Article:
Part 1: Connecting to the Information Economy

This is Part 1 of 5 of our series on the benefits of broadband for communities! Stay tuned for the other parts.

In much the same way that the
railroad opened commerce between towns, and expanded the focus of the municipal
economy to the sale of products and services regionally and nationally, so too
does municipal broadband enable municipalities to begin thinking bigger. Remote
work is among the most immediate and obvious benefits. Towns connected to fast,
reliable broadband enable their citizens to take posts with firms headquartered
in distant cities, creating new job opportunities that lie outside the reach of
the local economic base.

The statistics only point toward remote
work becoming the norm, too: work-at-home employees, among the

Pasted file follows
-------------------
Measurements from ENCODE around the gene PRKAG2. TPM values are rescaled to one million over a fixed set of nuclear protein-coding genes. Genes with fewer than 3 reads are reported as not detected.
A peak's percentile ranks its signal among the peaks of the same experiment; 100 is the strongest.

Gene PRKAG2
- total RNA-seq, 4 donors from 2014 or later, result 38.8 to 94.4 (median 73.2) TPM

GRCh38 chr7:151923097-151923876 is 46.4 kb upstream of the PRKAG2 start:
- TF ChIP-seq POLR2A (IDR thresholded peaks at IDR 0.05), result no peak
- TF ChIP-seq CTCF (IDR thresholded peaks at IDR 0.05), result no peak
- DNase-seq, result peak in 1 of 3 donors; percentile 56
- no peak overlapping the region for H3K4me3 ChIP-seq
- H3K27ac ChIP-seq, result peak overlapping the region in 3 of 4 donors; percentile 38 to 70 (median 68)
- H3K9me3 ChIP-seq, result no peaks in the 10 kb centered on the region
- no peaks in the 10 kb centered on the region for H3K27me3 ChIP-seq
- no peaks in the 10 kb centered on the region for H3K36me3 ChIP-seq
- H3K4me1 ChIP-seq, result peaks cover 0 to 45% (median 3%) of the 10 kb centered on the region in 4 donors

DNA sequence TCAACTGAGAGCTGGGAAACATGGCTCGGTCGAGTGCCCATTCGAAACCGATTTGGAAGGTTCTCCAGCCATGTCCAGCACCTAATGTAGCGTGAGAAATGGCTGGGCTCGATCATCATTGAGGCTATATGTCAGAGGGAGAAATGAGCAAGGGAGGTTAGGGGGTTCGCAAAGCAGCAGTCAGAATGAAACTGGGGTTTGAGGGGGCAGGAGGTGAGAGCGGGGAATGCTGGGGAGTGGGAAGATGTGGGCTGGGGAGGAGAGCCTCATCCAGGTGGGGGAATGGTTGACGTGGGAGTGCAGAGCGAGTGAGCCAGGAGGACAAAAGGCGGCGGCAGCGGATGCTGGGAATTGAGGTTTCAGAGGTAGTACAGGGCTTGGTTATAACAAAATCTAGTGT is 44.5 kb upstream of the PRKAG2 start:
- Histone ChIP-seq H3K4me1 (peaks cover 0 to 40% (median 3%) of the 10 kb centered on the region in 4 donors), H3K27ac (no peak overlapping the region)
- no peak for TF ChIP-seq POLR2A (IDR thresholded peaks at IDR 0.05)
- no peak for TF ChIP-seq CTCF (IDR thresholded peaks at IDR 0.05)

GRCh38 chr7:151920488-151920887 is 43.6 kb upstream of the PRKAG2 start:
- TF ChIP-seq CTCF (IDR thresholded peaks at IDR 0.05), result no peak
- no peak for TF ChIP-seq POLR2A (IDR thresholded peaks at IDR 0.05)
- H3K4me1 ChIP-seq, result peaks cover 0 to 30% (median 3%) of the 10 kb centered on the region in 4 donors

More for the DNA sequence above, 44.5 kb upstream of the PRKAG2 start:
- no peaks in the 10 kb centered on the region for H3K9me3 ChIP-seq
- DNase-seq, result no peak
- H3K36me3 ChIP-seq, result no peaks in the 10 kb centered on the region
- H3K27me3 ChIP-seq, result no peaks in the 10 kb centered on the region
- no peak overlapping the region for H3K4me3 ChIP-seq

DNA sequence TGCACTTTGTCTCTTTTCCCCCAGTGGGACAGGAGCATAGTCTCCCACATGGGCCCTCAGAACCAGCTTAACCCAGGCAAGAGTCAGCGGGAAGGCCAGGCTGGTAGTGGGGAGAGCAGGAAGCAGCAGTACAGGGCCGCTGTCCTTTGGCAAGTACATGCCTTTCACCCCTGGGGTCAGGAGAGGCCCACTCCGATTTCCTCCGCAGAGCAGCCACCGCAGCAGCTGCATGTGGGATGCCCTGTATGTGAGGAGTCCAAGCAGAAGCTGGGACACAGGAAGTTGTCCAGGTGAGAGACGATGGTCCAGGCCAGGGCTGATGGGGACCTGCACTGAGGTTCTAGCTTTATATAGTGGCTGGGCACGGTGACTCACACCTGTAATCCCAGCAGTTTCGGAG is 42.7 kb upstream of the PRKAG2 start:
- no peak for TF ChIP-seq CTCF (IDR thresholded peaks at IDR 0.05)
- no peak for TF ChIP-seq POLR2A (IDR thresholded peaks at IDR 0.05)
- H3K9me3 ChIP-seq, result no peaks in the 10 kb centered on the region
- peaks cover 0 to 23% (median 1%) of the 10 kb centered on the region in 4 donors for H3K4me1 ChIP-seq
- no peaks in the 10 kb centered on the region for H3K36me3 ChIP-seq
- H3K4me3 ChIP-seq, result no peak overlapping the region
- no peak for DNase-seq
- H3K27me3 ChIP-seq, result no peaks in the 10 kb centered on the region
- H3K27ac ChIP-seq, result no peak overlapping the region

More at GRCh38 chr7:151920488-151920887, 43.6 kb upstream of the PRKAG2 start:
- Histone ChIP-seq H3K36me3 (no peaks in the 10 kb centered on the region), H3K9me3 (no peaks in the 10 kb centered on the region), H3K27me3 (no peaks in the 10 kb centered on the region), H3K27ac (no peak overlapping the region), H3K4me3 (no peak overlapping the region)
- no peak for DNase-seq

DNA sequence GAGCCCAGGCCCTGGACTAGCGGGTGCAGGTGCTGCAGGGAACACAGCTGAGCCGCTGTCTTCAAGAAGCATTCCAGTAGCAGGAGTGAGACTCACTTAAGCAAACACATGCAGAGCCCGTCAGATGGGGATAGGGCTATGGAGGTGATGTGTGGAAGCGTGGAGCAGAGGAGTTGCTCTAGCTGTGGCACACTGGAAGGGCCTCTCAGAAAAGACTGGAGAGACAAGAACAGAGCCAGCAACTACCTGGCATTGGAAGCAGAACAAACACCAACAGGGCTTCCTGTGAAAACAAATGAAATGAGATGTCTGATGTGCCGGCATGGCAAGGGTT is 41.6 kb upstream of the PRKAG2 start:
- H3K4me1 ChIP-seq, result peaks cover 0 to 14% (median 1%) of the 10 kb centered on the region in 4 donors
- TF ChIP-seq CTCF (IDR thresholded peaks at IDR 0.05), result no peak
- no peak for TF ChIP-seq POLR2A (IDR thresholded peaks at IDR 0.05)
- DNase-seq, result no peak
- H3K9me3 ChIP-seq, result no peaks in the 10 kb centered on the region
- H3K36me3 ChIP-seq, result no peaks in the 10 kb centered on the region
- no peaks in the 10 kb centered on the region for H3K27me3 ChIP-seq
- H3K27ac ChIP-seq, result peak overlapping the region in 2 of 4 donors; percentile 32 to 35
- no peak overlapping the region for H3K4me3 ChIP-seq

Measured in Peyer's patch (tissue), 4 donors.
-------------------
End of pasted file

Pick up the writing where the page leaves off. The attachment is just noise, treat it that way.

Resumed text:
non-self-employed population, have grown by 103% since 2005. While the total
U.S. employee workforce grew by 1.9% from 2013 to 2014, remote work employees
grew by 5.6% – nearly three times as fast. A survey of business leaders at a
recent Global Leadership Summit in London found that 34% said more than half
their company’s full-time workforce would be working remotely by 2020.

But connecting to the information
economy involves more than remote work. It also involves remotely acquiring the
skillsets necessary to participate in that economy. Colleges and universities
have steadily increased the amount of coursework that students can remotely
participate in, and beyond traditional higher education, massive open online
courses (MOOCs) offer many of the same benefits in a no-cost learning
environment. Again, however, much of that coursework is best performed in a
live, video-enabled setting that provides real-time interaction – and that is
best served on a reliable, fast digital backbone that can accommodate the
streaming content needs of tens of thousands of citizens simultaneously.

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